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Cold spell aids in opening winter roads for remote Manitoba communities

WINNIPEG, Man. -- The majority of Manitoba's 2,200-kilometre winter road system serving northern and remote communi...

WINNIPEG, Man. — The majority of Manitoba’s 2,200-kilometre winter road system serving northern and remote communities is now open to commercial traffic, Ron Lemieux, Minister of Transportation and Government Services, announced today.

Approximately 2,000 shipments, primarily fuel, construction materials and general freight, are hauled by truck over the winter routes. The seasonal road system serves approximately 38,000 Manitobans not served by permanent roads in 28 communities, with the typical winter road season spanning eight to 10 weeks ending in March.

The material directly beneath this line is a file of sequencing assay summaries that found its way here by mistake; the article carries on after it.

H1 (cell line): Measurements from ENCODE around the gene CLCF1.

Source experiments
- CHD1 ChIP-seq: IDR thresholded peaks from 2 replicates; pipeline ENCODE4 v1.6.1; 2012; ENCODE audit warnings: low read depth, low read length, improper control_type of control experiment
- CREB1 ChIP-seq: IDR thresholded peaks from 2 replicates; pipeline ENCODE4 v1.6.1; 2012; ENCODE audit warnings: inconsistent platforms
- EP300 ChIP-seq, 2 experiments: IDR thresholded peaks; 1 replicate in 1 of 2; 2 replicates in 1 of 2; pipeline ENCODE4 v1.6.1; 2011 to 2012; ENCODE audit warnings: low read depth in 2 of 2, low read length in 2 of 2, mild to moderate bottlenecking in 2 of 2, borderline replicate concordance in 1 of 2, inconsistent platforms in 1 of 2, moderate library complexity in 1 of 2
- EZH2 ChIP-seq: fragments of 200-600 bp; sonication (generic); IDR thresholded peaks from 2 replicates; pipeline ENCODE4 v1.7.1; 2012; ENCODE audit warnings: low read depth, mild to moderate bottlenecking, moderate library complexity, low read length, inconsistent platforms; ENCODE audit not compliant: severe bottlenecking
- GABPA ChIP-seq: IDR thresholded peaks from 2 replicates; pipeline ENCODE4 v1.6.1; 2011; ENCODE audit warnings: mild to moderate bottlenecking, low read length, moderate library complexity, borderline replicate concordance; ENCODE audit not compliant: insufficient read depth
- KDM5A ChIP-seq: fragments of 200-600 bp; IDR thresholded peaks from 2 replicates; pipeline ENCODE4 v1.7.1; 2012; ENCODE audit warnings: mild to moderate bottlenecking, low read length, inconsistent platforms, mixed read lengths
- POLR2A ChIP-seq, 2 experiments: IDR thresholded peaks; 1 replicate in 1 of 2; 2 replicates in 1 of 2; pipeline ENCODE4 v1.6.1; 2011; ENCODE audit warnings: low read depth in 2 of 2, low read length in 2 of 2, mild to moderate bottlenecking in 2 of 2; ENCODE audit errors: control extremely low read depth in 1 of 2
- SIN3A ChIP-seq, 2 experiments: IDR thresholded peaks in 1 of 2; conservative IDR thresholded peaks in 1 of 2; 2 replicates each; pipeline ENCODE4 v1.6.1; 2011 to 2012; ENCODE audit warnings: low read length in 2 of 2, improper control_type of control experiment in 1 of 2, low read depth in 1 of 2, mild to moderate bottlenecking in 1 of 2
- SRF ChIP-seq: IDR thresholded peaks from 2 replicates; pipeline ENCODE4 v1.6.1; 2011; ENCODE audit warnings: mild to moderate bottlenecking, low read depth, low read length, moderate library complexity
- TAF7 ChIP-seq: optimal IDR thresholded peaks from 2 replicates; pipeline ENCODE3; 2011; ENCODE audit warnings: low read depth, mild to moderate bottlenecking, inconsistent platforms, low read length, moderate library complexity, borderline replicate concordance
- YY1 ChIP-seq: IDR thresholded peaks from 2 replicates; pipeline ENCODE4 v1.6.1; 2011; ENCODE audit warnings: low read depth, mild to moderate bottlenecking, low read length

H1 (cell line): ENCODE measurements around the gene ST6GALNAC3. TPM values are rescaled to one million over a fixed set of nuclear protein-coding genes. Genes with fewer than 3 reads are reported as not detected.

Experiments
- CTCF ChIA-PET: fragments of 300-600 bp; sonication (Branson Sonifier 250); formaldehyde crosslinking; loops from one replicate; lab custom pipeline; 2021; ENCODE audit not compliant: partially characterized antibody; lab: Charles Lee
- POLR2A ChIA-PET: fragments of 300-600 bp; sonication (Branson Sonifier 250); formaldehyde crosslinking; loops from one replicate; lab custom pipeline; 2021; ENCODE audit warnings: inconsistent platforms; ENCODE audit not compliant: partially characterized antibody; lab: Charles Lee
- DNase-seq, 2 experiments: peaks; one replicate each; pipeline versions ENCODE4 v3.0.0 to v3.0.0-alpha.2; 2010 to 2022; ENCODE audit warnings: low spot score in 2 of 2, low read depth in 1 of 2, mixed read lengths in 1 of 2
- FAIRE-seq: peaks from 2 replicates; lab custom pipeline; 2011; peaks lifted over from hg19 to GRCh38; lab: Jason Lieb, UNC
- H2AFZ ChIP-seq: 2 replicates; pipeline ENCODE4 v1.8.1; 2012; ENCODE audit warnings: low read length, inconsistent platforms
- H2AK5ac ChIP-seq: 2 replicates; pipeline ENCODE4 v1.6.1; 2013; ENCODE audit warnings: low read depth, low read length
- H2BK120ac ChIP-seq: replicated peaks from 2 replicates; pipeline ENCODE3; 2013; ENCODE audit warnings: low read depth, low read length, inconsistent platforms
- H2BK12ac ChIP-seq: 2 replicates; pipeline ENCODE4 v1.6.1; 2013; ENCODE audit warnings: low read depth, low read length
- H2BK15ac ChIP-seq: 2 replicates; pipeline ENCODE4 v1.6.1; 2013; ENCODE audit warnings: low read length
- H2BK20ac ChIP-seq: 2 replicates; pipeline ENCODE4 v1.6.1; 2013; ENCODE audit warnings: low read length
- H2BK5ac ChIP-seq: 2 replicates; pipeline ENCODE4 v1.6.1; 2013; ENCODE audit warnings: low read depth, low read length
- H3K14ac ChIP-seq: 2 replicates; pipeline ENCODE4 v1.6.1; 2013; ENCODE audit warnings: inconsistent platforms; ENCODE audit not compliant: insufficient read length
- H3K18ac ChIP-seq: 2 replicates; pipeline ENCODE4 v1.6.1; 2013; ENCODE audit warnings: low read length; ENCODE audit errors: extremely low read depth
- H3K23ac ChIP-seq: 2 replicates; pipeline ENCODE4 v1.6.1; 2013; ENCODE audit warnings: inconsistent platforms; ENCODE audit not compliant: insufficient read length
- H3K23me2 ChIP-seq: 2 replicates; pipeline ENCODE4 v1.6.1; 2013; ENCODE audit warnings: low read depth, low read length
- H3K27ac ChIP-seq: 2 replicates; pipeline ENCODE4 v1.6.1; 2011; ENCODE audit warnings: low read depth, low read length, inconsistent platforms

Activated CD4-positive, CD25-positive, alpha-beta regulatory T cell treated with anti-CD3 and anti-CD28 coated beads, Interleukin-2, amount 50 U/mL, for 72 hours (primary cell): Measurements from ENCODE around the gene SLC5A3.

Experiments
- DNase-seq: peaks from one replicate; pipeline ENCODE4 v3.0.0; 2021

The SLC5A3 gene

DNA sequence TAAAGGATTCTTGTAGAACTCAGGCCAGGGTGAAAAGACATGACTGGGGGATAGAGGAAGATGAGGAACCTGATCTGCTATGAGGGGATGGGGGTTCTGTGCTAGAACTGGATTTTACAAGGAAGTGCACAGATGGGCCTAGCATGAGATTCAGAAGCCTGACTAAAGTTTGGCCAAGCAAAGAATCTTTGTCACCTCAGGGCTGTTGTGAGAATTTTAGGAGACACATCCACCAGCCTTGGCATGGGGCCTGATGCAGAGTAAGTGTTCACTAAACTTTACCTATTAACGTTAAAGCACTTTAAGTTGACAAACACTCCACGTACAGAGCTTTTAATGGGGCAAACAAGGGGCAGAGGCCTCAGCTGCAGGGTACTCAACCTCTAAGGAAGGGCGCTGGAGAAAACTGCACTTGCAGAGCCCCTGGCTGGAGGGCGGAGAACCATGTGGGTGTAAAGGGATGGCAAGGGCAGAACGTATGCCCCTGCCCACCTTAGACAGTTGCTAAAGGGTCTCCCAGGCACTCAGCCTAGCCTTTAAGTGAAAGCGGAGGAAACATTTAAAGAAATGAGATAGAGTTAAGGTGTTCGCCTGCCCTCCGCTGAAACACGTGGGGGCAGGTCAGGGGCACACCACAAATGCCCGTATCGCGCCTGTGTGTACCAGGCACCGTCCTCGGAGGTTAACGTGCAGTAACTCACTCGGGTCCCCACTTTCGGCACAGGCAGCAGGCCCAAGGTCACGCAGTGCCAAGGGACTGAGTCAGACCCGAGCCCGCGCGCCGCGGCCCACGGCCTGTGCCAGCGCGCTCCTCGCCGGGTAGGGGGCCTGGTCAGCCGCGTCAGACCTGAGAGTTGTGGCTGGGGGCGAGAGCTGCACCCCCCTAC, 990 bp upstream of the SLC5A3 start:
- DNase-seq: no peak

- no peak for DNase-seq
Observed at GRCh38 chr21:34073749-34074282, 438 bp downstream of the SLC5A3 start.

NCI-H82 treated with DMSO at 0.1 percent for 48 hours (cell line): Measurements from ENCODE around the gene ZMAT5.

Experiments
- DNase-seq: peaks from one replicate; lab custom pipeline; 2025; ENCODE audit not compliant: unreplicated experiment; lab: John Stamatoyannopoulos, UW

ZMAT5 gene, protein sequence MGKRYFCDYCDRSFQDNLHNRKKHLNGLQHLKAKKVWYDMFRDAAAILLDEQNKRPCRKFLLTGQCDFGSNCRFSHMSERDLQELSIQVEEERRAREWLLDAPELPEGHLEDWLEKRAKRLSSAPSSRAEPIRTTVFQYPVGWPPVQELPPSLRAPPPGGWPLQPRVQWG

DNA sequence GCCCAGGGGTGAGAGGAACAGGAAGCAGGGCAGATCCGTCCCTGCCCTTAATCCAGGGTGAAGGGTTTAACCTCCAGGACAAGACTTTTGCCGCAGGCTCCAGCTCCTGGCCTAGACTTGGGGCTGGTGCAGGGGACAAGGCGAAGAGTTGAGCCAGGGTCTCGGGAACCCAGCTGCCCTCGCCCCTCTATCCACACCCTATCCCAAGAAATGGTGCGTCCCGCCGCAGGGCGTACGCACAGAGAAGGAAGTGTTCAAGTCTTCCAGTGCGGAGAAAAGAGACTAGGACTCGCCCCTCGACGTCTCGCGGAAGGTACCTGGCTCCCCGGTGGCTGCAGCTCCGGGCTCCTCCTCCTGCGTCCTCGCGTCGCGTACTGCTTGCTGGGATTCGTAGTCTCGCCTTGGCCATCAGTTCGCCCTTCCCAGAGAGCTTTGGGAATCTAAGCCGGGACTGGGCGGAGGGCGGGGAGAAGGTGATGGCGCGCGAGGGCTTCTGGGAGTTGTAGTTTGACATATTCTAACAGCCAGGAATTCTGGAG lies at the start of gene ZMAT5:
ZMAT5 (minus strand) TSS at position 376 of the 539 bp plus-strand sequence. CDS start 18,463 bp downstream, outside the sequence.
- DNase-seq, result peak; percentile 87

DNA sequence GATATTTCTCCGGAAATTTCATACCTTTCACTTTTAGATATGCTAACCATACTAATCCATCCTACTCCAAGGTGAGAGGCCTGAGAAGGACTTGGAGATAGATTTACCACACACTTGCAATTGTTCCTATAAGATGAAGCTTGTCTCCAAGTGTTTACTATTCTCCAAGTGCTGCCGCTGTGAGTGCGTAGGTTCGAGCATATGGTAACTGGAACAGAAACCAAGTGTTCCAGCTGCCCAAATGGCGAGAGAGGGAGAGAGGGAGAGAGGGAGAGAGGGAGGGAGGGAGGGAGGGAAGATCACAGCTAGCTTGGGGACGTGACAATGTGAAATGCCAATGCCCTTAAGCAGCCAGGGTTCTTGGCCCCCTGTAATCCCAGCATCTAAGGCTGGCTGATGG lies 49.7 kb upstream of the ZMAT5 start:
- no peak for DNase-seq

“We are delighted the weather has now allowed most of the winter road system to open and vital supplies are moving into northern communities,” said Lemieux. “There are still a couple of sections behind schedule due to the warm weather, but we are hoping this current cold trend will help complete the roads and get freight moving.”

The main delay for the winter roads has been the lack of sustained cold weather, hindering ice formation on lakes and streams, and preventing the bog areas from freezing sufficiently, which prevents heavier equipment from getting onto these areas. Provincial standards require the ice thickness to be a minimum of 35 inches (87 cm) for full loads (37,500 kg) to travel on the ice.

Despite the developments some sections of the winter road system are under load restrictions and roads into the communities of Pauingassi, Pukatawagan and Granville Lake have significant difficulties and are not expected to open until some time in late March.

Detailed information on road status is available on line at or at 1-877-MBRoads (1-877-627-6237).

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